ANIMATION WORLD MAGAZINE - ISSUE 4.12 - MARCH 2000

Mondo Media At Play On The Internet Frontier
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Dierdre O'Malley, Director of Marketing & co-founder of Mondo Media.

While working on Microsoft's Encarta, Evershed and O'Malley got a taste of entertainment creation and began focusing their talents toward that objective. Their break came in 1993 when an order for the game Critical Path came from publisher Media Vision. Proving a financial and critical success, Mondo followed it up with a second CD-Rom adventure entitled The Daedalus Encounter. For the next few years, O'Malley recalls, "We continued to work on the art and the aesthetic of games until all of a sudden, there was the Internet...it starts formulating and we decided that was the business we wanted to be in." Their inaugural short-form animated project was for Macromedia's then titled "shockrave" site. Called Tech Sergeant, it featured an irascible character who responded to viewers' on-line software questions in an unconventional and irreverent comedic fashion, proving the creative fore-runner of the studio's individualistic style now flooding the Web under the banner "Mondo Mini Shows."

And Then There Was The Net
Securing initial capital in early 1999, Mondo began in earnest on series development and pilot production while at the same time building the infrastructure of their syndication organization. "The first show concept was The God and Devil Show," Evershed recounts. "We were looking for ideas that would rise above the noise level of the Web. We liked the show concept because it parodied celebrities and it provided a great platform for some goofy satire. It was a show that would not get picked up for TV but we instinctively felt that it would appeal to today's Web audience." Instincts clearly won out as this weekly series is now garnering extremely positive reviews running exclusively on Warner Bros. entertaindom.com.

The other two Net shows unveiled in Mondo's inceptive wave -- Like, News and Thugs on Film -- are also distinctively topical in story content and strong in personality, giving these leading series a legitimate air of immediacy by chronicling in `toons life around us. Last September, Netscape was the first to enter into a one year non-exclusive distribution deal for these two shows, airing them on its entertainment section www.netcenter.com. Following soon after, Macromedia's www.shockwave.com partnered with Mondo for these same weekly Web series, leveraging their entertainment draw for the launch of its "Toon-A-Vision" zone. In the ensuing six months, Mondo's unique on-line syndication model has been in full swing, evidenced by the plethora of additional partnerships they now have in line.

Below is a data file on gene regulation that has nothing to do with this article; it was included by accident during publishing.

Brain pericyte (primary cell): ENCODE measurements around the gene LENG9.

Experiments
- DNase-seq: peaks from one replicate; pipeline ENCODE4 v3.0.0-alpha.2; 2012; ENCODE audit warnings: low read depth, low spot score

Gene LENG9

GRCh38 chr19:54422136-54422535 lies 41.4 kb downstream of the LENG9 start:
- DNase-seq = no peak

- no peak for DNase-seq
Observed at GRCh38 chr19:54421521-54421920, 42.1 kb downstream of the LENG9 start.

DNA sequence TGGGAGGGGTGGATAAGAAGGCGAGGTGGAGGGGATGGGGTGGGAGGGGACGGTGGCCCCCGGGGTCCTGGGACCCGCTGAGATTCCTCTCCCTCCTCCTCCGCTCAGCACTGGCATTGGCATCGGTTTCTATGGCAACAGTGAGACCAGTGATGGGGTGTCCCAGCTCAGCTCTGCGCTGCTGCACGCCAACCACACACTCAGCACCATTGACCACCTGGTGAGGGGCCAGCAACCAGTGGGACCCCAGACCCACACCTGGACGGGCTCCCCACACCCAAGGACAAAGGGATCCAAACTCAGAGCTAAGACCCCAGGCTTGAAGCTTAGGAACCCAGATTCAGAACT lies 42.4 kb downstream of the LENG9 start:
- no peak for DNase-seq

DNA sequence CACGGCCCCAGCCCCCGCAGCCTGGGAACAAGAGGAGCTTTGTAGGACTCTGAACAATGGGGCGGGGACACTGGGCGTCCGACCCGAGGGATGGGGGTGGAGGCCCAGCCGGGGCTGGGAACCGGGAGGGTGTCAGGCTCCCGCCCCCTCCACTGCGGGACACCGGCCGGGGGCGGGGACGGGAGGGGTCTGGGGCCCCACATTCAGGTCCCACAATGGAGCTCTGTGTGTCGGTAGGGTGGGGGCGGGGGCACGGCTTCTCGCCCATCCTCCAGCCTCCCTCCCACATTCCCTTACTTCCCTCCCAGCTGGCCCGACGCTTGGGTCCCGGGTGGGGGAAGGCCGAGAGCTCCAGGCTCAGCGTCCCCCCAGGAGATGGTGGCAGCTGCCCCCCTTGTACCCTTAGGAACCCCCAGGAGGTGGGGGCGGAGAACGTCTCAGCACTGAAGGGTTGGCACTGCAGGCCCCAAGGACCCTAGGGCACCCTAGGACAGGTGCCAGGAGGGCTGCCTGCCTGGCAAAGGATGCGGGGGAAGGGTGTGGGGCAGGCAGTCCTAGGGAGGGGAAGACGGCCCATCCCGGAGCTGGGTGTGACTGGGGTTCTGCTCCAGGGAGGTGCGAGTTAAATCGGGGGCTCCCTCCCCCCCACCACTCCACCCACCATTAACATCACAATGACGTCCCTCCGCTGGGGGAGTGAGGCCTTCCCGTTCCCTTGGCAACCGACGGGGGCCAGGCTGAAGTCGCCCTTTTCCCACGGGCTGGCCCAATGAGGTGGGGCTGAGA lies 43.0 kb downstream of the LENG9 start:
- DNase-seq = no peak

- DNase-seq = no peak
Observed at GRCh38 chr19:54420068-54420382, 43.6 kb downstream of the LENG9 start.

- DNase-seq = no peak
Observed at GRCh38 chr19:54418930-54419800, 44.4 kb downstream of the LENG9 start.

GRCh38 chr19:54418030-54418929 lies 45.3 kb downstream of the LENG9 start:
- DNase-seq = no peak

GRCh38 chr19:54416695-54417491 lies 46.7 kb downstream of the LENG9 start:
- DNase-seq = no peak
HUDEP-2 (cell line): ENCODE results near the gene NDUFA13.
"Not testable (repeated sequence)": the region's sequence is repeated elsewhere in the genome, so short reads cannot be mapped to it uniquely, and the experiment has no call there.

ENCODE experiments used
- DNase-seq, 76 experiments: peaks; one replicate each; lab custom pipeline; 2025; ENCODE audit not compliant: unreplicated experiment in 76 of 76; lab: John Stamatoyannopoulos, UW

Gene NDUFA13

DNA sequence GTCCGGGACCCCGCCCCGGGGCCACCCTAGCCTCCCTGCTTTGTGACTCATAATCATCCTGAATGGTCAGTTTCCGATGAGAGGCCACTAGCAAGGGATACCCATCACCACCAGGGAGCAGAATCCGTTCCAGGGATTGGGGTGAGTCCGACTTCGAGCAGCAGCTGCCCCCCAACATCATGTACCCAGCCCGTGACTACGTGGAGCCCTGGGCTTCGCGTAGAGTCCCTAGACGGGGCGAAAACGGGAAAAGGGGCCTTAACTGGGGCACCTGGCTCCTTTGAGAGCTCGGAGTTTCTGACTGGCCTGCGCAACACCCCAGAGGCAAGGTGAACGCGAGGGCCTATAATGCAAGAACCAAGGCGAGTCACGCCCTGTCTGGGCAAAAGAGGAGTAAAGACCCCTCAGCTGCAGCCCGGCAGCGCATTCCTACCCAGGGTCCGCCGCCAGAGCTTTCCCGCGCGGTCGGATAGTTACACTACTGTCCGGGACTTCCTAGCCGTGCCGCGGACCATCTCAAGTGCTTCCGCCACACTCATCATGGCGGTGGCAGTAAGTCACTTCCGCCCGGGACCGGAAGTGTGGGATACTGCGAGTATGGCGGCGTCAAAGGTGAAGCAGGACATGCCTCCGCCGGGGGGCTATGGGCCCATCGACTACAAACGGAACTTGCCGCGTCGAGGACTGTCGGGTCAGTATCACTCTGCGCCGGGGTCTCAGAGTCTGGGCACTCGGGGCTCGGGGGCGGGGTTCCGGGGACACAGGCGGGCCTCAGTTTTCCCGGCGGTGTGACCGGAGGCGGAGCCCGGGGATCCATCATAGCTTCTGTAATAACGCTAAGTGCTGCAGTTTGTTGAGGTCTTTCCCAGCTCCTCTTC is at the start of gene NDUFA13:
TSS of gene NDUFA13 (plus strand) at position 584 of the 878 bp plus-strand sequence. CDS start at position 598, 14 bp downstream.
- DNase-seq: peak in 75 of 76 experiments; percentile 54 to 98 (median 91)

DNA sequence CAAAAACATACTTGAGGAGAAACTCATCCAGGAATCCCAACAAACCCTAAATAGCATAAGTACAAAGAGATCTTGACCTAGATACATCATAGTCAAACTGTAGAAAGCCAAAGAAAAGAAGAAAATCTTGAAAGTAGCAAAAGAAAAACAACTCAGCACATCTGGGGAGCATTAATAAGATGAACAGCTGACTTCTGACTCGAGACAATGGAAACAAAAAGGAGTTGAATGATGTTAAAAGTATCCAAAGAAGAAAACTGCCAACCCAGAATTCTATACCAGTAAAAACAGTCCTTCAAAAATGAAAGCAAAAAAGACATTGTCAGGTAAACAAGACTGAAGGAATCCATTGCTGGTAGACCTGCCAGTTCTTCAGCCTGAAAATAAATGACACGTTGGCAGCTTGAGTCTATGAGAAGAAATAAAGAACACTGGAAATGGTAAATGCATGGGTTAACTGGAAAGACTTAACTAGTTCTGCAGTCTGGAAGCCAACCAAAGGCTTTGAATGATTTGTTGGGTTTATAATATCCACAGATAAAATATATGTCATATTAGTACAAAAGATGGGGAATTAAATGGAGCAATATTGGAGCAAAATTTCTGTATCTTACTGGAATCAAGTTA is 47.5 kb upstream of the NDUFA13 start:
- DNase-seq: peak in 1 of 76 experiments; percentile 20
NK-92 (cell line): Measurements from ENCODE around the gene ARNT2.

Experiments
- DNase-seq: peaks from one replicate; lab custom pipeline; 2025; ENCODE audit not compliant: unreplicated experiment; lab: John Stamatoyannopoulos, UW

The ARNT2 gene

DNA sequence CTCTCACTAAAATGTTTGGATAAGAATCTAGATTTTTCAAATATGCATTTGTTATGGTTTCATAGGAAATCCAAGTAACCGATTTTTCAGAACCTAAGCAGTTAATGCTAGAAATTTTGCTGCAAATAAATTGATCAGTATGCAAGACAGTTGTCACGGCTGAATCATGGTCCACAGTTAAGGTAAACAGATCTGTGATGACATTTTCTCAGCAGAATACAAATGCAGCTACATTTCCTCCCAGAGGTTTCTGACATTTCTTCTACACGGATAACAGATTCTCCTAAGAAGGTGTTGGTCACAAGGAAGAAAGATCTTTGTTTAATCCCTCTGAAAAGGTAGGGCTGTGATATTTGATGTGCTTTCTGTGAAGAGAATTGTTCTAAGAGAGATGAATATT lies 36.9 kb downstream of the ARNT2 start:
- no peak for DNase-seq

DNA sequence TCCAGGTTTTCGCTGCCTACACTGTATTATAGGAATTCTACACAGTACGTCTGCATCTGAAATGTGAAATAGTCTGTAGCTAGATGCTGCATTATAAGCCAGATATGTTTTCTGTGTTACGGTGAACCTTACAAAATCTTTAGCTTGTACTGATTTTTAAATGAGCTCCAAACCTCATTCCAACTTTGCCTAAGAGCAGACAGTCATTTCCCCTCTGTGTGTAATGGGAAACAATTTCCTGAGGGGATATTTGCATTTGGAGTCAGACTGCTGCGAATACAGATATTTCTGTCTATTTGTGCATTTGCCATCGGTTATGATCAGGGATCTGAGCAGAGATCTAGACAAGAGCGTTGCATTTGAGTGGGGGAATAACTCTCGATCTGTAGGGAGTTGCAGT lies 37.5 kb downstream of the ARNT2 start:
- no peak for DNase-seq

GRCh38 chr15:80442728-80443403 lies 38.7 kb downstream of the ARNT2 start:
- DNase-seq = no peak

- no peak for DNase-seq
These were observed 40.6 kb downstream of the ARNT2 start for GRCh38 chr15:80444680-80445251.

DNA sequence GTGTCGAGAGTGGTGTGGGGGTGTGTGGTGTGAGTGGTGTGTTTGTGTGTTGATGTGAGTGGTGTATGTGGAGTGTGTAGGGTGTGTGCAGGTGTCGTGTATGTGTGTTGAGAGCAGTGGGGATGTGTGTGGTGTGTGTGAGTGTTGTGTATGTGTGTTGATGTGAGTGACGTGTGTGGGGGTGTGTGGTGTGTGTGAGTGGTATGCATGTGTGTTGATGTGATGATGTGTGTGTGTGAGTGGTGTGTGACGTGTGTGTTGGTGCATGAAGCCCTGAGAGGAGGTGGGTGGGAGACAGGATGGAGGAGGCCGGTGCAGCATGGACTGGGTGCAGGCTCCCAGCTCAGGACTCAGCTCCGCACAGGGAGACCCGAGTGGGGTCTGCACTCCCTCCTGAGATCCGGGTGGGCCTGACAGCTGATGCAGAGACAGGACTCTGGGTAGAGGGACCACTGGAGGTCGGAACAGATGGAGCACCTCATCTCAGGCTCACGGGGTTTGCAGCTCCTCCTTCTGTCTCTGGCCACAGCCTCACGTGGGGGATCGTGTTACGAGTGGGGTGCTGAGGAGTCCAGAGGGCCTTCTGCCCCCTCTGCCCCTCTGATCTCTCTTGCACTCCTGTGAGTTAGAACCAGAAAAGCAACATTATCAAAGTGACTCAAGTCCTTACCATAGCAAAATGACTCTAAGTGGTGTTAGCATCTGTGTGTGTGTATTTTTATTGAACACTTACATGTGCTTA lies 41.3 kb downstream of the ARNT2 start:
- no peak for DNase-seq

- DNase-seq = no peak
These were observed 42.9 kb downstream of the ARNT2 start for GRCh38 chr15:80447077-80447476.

With a spot of tea, Thugs on Film's Cecil and Stubby review Austin Powers: The Spy Who Shagged Me. © 1999 Mondo Media.

Christened the "Mondo Network," Evershed describes their distribution concept as "a hybrid between a TV syndicator like King World and United Media (a comics syndicator). Like King World, in that we're pre-selling advertising on our shows before partnering with our affiliates...and like United Media in that we're distributing very character-driven entertainment with lots of ancillary and merchandising potential." In addition, their production process has roots in traditional media models. Evershed likens the operation to producing "a weekly television show. Monday is spent brainstorming with the entire writing team. Wednesdays, we table read with the voice talent, and Thursdays the writers submit final polished script. VO session, animation and post is performed in the second week." Right now, almost 100% of the work takes place at their facilities in San Francisco. And with an array of powerful new shows soon to go into production, Mondo is looking to expand its in-house crew of writers, directors and animators. At the same time, they are available to outside animation independents interested in pitching original concepts for co-production or syndicator-type partnerships who have their own capabilities of episodic production in a place elsewhere.

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Note: Readers may contact any Animation World Magazine contributor by sending an e-mail to editor@awn.com.


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